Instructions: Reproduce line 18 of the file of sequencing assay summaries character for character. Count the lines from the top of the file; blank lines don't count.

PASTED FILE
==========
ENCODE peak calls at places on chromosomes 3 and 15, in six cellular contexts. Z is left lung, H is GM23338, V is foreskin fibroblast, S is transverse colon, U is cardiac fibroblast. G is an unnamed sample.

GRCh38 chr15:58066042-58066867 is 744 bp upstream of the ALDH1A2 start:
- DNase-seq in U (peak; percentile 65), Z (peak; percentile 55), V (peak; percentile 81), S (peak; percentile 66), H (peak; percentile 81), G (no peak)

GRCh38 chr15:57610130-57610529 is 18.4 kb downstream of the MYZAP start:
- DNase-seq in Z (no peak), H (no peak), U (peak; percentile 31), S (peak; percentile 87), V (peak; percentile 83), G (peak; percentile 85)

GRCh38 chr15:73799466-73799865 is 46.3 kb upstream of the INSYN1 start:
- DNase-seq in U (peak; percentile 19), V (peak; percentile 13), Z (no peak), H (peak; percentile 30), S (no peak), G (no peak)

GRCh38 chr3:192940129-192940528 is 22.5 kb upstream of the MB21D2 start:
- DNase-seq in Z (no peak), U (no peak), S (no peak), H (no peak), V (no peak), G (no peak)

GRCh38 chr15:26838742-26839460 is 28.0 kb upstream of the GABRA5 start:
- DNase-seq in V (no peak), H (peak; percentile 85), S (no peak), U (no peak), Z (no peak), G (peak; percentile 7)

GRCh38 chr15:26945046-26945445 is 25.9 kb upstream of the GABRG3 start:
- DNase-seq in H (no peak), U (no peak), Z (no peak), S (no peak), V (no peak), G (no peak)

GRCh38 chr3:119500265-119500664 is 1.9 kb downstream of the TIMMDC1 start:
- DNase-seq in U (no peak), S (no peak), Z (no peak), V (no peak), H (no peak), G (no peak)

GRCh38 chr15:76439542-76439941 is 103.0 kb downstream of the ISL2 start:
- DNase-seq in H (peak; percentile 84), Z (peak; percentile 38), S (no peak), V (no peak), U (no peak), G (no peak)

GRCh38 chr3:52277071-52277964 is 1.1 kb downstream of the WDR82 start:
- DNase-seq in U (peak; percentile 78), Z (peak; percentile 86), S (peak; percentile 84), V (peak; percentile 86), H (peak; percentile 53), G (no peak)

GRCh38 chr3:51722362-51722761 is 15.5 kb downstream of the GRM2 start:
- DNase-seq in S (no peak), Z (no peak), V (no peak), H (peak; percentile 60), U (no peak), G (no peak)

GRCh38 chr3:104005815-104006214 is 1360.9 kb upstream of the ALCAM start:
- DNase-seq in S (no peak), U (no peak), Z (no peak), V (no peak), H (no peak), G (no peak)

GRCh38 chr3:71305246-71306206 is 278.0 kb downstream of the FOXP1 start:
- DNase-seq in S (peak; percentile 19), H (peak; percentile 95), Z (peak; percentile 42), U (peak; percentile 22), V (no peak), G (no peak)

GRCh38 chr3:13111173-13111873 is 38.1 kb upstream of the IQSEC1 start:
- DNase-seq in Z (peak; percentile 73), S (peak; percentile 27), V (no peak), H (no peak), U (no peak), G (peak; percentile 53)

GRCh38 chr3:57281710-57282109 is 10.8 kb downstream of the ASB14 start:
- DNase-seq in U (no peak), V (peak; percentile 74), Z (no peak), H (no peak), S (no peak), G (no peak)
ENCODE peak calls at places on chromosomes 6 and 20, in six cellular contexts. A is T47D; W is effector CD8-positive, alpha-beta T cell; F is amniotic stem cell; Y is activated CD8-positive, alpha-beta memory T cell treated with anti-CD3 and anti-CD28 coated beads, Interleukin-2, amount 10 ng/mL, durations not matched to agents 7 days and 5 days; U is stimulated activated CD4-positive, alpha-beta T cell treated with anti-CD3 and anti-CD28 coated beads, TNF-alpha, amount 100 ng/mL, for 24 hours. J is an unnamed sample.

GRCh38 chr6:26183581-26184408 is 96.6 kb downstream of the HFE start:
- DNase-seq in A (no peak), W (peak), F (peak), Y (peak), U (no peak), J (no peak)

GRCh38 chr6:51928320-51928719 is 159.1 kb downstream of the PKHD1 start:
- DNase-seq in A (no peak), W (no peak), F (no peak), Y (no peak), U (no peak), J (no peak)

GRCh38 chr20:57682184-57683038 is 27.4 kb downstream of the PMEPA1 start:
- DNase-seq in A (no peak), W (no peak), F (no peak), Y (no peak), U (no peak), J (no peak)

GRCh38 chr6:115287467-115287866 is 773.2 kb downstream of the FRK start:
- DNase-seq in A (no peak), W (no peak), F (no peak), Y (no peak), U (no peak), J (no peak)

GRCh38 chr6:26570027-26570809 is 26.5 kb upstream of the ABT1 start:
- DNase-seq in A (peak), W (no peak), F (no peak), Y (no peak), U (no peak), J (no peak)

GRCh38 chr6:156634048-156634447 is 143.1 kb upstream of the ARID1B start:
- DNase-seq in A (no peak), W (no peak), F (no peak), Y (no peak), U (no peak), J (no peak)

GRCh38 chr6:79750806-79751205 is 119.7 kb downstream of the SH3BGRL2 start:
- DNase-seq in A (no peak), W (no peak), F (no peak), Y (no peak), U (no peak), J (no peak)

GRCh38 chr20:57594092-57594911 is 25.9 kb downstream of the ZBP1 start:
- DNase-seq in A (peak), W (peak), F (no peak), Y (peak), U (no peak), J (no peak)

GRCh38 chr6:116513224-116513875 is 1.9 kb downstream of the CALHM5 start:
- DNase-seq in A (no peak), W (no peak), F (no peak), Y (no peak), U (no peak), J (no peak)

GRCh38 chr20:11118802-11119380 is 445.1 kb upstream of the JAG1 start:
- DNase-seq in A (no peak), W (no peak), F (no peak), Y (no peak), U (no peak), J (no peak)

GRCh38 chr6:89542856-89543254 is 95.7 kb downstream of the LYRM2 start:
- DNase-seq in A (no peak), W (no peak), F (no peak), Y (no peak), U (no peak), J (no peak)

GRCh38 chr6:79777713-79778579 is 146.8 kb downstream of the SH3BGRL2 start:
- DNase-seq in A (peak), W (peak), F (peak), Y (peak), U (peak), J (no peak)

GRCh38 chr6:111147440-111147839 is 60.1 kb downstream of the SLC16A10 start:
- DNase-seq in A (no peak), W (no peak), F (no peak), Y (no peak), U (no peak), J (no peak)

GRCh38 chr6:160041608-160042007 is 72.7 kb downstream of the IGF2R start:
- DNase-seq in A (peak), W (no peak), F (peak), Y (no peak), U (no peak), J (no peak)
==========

GRCh38 chr3:52277071-52277964 is 1.1 kb downstream of the WDR82 start: